He has never ever talked about the issues that this state faces. He wants to talk about the issues that divide us.
Moore doesn't shy away from his reputation as a rebel. He says senators in Washington need a shock to the system.
They're aware that I'm difficult to manage, which means I have got my own mind. I don't follow the people. And they don't want that.
Those sentiments are resonating with some Alabama voters, who say electing a conservative outweighs concerns about the allegations against Moore.
This is way bigger than Judge Roy Moore and sex allegations. We are on the precipice of a disaster. This election puts the Senate balance at critical mass. A Democrat must not be seated.
That concern has stretched all the way to Washington, where Senate Republicans only hold a two-seat majority.
And Roy Moore will be back out before the public this evening here in Alabama. He has a campaign rally planned in Midland City, which is a small community outside Dothan, Alabama, in the southeastern part of the state.
Steve Bannon, the former White House chief strategist, will be joining him at that rally. Doug Jones, meanwhile, is also holding an election eve rally in Birmingham, where he will be joined by basketball star Charles Barkley.
Don, thank you.
So, a little bit more about that. We know that Roy Moore has Steve Bannon, as you mentioned, campaigning with him tonight. The president has recorded robo-calls to go out in his behalf.
On the other hand, for Doug Jones, both former President Obama, former Vice President Biden have been recording robo-calls. They both are going after their base? Is that what is going on here?
Yes, it seems to me that these are targeted robo-calls going after their bases.
The robo-calls recorded by former President Obama and former Vice President Biden apparently going to those that the Doug Jones campaign obviously would feel would most react favorably to those.
Doug Jones in these final days has really been going after the African-American vote here in Alabama, seeing that as crucial to a victory tomorrow.
And, Don, you were also telling us that Doug Jones is reaching out to some Republican voters in the state.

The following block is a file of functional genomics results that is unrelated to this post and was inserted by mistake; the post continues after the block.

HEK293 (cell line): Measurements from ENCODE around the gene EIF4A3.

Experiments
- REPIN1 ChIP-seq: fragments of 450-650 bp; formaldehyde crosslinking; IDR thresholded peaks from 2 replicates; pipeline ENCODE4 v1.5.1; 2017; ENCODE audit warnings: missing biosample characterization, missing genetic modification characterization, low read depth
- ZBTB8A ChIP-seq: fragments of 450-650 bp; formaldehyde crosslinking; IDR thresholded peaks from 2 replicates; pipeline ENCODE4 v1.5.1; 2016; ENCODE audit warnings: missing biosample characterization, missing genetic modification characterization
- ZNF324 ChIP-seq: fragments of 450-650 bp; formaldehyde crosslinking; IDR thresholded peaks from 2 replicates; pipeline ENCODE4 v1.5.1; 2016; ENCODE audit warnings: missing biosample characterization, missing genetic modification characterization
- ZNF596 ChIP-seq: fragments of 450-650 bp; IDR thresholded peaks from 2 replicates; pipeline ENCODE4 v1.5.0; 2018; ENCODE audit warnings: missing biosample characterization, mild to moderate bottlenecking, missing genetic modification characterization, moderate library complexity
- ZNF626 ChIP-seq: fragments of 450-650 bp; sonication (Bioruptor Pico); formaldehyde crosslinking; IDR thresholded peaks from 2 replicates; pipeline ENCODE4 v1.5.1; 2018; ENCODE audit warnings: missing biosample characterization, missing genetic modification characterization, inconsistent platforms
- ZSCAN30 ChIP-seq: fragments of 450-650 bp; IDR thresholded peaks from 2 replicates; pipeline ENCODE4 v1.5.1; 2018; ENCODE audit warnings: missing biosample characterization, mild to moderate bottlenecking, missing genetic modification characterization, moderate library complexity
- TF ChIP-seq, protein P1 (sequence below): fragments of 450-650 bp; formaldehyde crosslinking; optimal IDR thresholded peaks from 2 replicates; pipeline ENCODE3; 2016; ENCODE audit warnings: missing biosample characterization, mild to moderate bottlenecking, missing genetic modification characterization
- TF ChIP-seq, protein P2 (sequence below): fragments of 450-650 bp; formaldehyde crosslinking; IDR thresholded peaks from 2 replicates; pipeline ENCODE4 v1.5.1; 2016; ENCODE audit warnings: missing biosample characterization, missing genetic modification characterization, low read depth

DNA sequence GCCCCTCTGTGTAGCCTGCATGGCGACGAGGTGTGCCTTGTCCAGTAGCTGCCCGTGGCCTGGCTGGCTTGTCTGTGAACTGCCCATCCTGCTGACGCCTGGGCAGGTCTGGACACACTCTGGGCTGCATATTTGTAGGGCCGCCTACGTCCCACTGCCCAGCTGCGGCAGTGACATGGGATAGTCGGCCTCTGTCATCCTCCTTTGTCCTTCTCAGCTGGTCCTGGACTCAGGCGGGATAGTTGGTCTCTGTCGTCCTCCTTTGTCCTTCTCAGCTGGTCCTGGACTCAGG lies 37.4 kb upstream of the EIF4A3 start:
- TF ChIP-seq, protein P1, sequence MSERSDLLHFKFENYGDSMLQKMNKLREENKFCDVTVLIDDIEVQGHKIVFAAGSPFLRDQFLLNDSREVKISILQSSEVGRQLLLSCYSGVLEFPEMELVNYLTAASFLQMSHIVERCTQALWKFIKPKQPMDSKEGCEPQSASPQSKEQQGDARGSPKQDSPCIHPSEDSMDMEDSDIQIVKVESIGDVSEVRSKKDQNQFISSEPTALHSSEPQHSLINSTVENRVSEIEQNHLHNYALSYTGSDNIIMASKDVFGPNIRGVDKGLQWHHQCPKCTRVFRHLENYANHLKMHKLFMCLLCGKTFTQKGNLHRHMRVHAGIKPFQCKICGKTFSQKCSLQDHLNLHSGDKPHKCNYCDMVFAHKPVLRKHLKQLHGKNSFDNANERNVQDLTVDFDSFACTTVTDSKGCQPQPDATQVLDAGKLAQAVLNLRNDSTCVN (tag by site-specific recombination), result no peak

His campaign believes that they need to pick up some more moderate Republicans to be successful tomorrow, Republicans who may be on the fence because of the allegations surrounding Roy Moore, or Republicans who had their doubts about Roy Moore before the allegations surfaced.
I have heard numbers that maybe they need to pick up maybe 15 percent of those uncertain Republicans.
Don, you reported, mentioned again that Senator Richard Shelby, who, of course, is the sitting senator now, elected Republican from Alabama, has said he's not going to vote for Roy Moore.
What kind of influence, what kind of comment is there about that around the state?
I think Alabamians, by and large, have taken what Senator Shelby has said to heart. Richard Shelby is a very trusted, beloved politician here in Alabama, our elder statesman in Washington, if you will.
And I think a lot of people put stock in what Richard Shelby has said. And he has said these things voluntarily, without a lot of prompting. He says he feels that Judge Moore isn't fit to serve in the Senate and, of course, he voted for another write-in candidate, who he didn't identify.
And finally, Don, any early thoughts about turnout? What are you hearing?
The secretary of state here in Alabama has told us he is projecting about 25 percent voter turnout in Alabama tomorrow.
That's up from the primary elections in this race. And he says that's primarily because absentee voting has been very strong in the lead-up to the race, but 25 percent obviously would be better than the 18 percent we saw in the Republican runoff for this race, but still very low, given all that's at stake with this particular race.
Don Dailey, watching that race for us in Alabama, thank you very much, with Alabama Public Television. Thanks.
Thank you, Judy.
Watch the Full Episode
Support Provided By:
Additional Support Provided By: